“Only spread a fern-frond over a man’s head and worldly cares are cast out, and freedom and beauty and peace come in.”John Muir
My mother is a gifted gardener. At times of crisis and despair I called my mother, which I was fortunate to be able to do. She often asked me when I was in my garden last. Creating a garden and caring for the plants and herbs has been therapeutic and nourishing to me. She often gives me plants as gifts and teaches me how to care for them. I have treasured these exchanges. In early March this year, she gave me a gift of two species of Fern in a beautiful pot for outside my front door.
I have always loved ferns. It is the reason I use them in my business logo. Young fern sprouts unfurl themselves in springtime to welcome the arrival of summer. Ferns adorn the forest floor in the woods near where I live, growing out of dead and decaying leaves. Over the past while I have learned a thing or two about them that I found interesting and decided to share.
As an Irish practitioner of Hawai’ian Lomi Lomi massage I was interested in finding out more about their significance in Irish and Hawai’ian culture. The Prehistoric Hawaiians, or Mu people, believed that due to the Ferns having acquired balance and completion within nature, they were chosen to hold and preserve emotional intelligence. It is the energy of Aloha, Love, which according to them is the truest expression of Earth reality. These codes or principles would be disclosed again at a time of change that many refer to as ‘The Dawning of the Age of Aquarius.’
Ferns are an ancient group of plants of which there are over 10,000 species. The most recent estimate of their evolution dates them back to 400 million years ago. They have evolved many survival strategies for fertilization and dispersal of their spores. One example of this is through wind pollination. It is the only species on the planet to have achieved evolutionary stasis. This is when a species has fulfilled itself and has reached its evolutionary ceiling. They are well adapted to a wide range of environmental conditions. They grow on forest floors and lakes sides here in Ireland and on remote islands in the South Pacific. They have an enduring legacy found in the mythology of ancient people all over the World.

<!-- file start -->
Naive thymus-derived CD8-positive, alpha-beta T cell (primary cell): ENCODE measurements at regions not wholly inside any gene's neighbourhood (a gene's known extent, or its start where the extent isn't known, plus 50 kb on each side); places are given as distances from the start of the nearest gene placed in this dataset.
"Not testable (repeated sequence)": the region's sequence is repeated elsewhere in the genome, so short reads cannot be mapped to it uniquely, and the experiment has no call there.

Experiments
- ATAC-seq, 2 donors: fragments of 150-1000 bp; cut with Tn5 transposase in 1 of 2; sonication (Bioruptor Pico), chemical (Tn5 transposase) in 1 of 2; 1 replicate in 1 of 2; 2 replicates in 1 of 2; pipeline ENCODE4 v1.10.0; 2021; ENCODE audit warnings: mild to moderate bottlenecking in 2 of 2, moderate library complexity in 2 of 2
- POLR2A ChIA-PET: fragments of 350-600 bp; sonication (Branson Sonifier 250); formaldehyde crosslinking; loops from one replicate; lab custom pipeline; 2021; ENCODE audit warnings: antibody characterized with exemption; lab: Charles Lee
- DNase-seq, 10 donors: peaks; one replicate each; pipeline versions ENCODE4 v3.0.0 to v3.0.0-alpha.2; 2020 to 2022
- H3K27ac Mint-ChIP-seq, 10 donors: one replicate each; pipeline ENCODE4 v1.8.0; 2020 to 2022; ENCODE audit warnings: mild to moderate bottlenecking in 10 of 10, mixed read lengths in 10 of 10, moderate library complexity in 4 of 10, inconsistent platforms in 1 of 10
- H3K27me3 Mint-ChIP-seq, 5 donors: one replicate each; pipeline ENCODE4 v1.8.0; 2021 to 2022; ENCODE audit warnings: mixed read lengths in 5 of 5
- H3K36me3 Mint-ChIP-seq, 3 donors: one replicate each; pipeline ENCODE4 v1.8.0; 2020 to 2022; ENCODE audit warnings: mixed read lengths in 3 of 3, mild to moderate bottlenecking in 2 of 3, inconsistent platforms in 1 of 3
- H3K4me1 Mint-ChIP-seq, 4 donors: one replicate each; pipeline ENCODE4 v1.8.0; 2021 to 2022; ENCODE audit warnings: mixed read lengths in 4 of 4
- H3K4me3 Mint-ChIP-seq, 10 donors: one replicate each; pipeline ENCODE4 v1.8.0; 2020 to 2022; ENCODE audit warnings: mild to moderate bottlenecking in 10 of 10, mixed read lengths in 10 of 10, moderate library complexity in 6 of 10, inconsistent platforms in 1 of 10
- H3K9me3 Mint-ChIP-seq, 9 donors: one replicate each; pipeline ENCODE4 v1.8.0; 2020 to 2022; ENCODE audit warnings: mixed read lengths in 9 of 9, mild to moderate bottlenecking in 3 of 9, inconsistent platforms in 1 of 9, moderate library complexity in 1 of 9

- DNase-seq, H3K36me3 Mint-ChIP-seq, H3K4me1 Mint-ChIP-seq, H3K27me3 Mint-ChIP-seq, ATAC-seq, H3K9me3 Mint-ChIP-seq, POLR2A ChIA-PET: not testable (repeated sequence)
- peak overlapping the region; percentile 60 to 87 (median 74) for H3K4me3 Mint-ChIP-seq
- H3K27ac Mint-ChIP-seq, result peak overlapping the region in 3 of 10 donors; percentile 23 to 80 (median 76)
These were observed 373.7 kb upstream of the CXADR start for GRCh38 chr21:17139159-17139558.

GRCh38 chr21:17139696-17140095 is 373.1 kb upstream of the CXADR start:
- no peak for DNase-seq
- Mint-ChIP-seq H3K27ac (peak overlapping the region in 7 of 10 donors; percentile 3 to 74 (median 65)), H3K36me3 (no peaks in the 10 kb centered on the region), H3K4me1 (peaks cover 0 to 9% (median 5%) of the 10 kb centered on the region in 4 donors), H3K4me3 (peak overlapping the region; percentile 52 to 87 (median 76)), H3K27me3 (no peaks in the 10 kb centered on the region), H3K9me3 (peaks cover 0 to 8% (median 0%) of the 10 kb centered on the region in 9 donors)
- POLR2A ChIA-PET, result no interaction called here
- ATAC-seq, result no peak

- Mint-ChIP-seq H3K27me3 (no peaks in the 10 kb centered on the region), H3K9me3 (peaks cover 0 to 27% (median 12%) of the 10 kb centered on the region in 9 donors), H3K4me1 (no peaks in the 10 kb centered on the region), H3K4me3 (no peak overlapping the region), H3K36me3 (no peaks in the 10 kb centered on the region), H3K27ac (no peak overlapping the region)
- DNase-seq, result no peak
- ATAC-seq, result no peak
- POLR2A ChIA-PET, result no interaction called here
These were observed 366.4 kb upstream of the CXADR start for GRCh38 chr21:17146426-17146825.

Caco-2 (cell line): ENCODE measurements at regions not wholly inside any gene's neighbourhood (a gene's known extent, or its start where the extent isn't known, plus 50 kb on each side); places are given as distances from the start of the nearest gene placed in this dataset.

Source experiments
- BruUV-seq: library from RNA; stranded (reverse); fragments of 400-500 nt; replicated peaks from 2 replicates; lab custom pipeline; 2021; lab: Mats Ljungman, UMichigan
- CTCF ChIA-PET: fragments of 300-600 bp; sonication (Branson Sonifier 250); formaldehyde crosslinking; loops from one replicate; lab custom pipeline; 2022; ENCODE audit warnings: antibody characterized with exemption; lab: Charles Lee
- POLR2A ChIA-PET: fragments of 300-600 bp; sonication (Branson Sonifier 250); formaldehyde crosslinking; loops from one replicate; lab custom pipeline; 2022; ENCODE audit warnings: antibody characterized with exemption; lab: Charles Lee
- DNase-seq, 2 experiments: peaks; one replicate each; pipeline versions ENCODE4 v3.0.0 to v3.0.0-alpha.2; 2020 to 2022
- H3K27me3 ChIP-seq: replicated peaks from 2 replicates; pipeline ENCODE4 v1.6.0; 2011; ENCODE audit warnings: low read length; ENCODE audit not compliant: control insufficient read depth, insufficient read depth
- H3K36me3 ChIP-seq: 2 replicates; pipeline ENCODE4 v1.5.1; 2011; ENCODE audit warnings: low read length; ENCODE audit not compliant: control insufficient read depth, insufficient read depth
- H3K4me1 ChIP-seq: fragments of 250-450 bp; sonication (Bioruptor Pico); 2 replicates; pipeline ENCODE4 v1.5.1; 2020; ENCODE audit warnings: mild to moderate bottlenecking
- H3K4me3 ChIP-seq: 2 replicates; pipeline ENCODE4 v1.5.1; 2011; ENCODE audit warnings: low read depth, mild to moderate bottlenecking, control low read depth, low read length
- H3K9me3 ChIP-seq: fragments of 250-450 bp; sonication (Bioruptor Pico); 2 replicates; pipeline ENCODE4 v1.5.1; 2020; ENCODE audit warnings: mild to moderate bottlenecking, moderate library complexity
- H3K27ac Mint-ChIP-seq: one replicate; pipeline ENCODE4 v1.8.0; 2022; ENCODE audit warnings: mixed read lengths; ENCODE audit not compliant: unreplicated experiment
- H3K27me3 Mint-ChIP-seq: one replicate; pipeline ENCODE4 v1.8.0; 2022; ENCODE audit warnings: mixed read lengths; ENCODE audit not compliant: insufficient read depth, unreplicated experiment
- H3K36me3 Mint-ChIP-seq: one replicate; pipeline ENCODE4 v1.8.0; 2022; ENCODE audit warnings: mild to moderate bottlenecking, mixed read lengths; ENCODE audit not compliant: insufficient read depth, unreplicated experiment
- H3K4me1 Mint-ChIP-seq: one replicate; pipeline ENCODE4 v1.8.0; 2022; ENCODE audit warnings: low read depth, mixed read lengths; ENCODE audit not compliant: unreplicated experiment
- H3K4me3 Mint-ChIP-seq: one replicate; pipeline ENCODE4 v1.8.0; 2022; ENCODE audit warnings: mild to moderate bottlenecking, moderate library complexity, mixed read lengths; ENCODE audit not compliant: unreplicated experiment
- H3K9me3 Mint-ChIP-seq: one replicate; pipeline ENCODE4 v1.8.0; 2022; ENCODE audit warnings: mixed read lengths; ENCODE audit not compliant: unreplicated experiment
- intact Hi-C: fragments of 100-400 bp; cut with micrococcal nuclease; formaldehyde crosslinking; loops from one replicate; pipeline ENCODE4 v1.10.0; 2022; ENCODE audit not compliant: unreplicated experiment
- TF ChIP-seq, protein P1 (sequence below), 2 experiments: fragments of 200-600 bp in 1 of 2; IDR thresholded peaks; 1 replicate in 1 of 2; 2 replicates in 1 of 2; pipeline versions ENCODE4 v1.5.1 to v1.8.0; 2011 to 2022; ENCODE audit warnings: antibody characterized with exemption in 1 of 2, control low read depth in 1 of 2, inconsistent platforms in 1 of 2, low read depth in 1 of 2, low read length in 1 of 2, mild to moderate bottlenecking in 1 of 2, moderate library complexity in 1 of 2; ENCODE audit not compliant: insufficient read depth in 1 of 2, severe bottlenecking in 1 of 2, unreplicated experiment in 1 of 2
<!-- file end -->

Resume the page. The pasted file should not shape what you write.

In Irish mythology, the fern appears as a fairy or strange magical plant. It was also known as Bracken or Raithneach Mhór. The main reason for this was that they bear neither flowers nor fruit. Instead, they produce ‘mysterious’ almost invisible seeds (spores). They believed that a fairy changeling, banished into a river or lake, would turn into a clump of fern or yellow Iris. In one example the fern appears in the Cattle raid of Cooley. The warrior Nera enters a fairy mound at Samhain (Halloween). It’s summer in the land of the Sídhe (land of the fairies). So, he returns from the mound carrying flowers of Summer as proof of his stay. He brought back golden fern, wild garlic and primroses.
The many uses of Fern or Bracken in ancient Ireland ensured its place in the Irish Brehon laws. It was ‘one of the bushes of the wood’. The unlawful clearing of a field of bracken would set you back one dairt, which was a one year old heifer. (The currency of exchange was cattle in early Irish society). Some medieval scholars link Bracken with the Irish Ogham alphabet. These ancient, mysterious and magical plants have flourished over eons. Their ability to adapt through adversity ensured their survival and revival. They grow a strong steady network of roots. This provides them with the hydration and nourishment from the Earth and they thrive as a result.
Ferns are a wonderful totem to have at my front door. I look forward to welcoming my wonderful clients back with Aloha!
Culpepper’s Complete Herbal &English Physician-Nicholas Culpepper
Irelands Wild Plants, Myths, legends and Folklore. Niall mac Coitir
Principles of Aloha in Esotheric Hawai’in Botanical Medicine. https://www.pohala.net/fernlist